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AU - Ricci, Zaccaria

AU - Ronco, Claudio

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N2 - INTRODUCTION: Definition, prevention, and management of acute kidney injury (AKI) and the optimal prescription and delivery of renal replacement therapy (RRT) are currently matters of ongoing discussion. Due to the lack of definitive published literature, a wide gap might exist between routine clinical practice and available recommendations. The aim of this survey was to explore the clinical approach to AKI and RRT in a broad population of nephrologists and intensivists participating in the 36th International course on AKI and Continuous RRT (CRRT), held in Vicenza in June 2018. The responses of the 369 participants to a questionnaire on several aspects of critical care nephrology were analyzed and detailed.RESULTS: Approximately 450 participants attended the course; of these, 369 (82%) correctly filled the survey forms. According to the reported answers, the average incidence of AKI in respondents' intensive care units (ICU) was 26.8% (SD ±15.99) and AKI requiring dialysis was 13% (SD ±29.7). Sixty-four percent of participants defined AKI as an increase in serum creatinine (SCr) up to 0.99 mg/dL (SD ±0.88 mg/dL); 2.4% defined AKI as an increase in urea nitrogen up to 83.6 mg/dL (SD ±36.6 mg/dL); 33.6% defined AKI as decreased urine output to less than 1 mL/kg/h (SD ±0.6 mL/kg/h). The most common answer to classify AKI was Kidney Disease: Improving Global Outcomes (KDIGO; 41%) criteria. Most of the participants (25%) think novel biomarkers should replace SCr on daily routine laboratory screening, and Cystatin C was the most commonly used biomarker (19%). The use of diuretics in AKI patients was high (62%). Continuous RRT (59%) and heparin anticoagulation (42%) appeared to be the most common approaches in ICU.CONCLUSIONS: KDIGO appeared to be widely applied. The use of novel biomarkers has also emerged in recent years even if some consistent cost-benefit evidence is still lacking. There is a trend of increased awareness about AKI and extracorporeal treatments seem to be increasingly applied, when compared to previous surveys. Educational efforts and AKI management standardization still appear to be a fundamental aspect to harmonize therapeutic approaches and improve patients' outcomes.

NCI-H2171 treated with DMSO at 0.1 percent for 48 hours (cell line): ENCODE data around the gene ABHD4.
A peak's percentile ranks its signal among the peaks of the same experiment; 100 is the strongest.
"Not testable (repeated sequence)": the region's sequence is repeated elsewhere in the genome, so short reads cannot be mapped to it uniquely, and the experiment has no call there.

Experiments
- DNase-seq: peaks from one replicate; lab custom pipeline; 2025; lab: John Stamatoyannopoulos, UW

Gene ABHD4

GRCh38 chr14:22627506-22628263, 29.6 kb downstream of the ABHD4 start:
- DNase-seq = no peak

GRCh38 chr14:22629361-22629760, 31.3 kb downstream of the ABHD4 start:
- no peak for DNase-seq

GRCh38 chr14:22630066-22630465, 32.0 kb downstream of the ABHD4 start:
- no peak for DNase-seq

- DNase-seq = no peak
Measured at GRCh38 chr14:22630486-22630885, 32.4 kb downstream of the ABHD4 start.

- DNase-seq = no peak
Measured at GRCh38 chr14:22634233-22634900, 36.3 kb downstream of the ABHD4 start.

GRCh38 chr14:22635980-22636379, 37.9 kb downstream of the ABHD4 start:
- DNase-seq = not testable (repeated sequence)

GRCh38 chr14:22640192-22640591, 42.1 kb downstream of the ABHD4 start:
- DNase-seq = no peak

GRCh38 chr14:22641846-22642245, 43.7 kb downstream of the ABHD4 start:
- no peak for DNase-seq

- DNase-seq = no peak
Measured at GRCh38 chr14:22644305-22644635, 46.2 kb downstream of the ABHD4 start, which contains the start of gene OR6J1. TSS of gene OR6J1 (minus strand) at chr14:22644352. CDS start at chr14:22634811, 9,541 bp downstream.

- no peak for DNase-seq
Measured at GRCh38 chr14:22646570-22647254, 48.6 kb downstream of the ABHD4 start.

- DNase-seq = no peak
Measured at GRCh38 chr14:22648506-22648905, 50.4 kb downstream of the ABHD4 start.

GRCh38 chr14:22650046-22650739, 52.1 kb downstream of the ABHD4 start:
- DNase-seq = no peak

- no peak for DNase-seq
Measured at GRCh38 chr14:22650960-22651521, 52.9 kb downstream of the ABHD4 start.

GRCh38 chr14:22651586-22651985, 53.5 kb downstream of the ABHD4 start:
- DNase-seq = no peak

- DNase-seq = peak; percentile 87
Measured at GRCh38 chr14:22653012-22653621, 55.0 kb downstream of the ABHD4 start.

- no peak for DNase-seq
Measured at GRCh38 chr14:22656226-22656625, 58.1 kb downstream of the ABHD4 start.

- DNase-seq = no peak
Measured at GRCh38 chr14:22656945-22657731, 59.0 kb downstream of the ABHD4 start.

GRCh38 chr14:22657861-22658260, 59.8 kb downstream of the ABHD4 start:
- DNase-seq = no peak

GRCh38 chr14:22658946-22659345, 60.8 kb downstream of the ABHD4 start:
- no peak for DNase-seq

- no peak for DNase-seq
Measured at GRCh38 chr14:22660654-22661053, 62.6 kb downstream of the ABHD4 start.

AB - INTRODUCTION: Definition, prevention, and management of acute kidney injury (AKI) and the optimal prescription and delivery of renal replacement therapy (RRT) are currently matters of ongoing discussion. Due to the lack of definitive published literature, a wide gap might exist between routine clinical practice and available recommendations. The aim of this survey was to explore the clinical approach to AKI and RRT in a broad population of nephrologists and intensivists participating in the 36th International course on AKI and Continuous RRT (CRRT), held in Vicenza in June 2018. The responses of the 369 participants to a questionnaire on several aspects of critical care nephrology were analyzed and detailed.RESULTS: Approximately 450 participants attended the course; of these, 369 (82%) correctly filled the survey forms. According to the reported answers, the average incidence of AKI in respondents' intensive care units (ICU) was 26.8% (SD ±15.99) and AKI requiring dialysis was 13% (SD ±29.7). Sixty-four percent of participants defined AKI as an increase in serum creatinine (SCr) up to 0.99 mg/dL (SD ±0.88 mg/dL); 2.4% defined AKI as an increase in urea nitrogen up to 83.6 mg/dL (SD ±36.6 mg/dL); 33.6% defined AKI as decreased urine output to less than 1 mL/kg/h (SD ±0.6 mL/kg/h). The most common answer to classify AKI was Kidney Disease: Improving Global Outcomes (KDIGO; 41%) criteria. Most of the participants (25%) think novel biomarkers should replace SCr on daily routine laboratory screening, and Cystatin C was the most commonly used biomarker (19%). The use of diuretics in AKI patients was high (62%). Continuous RRT (59%) and heparin anticoagulation (42%) appeared to be the most common approaches in ICU.CONCLUSIONS: KDIGO appeared to be widely applied. The use of novel biomarkers has also emerged in recent years even if some consistent cost-benefit evidence is still lacking. There is a trend of increased awareness about AKI and extracorporeal treatments seem to be increasingly applied, when compared to previous surveys. Educational efforts and AKI management standardization still appear to be a fundamental aspect to harmonize therapeutic approaches and improve patients' outcomes.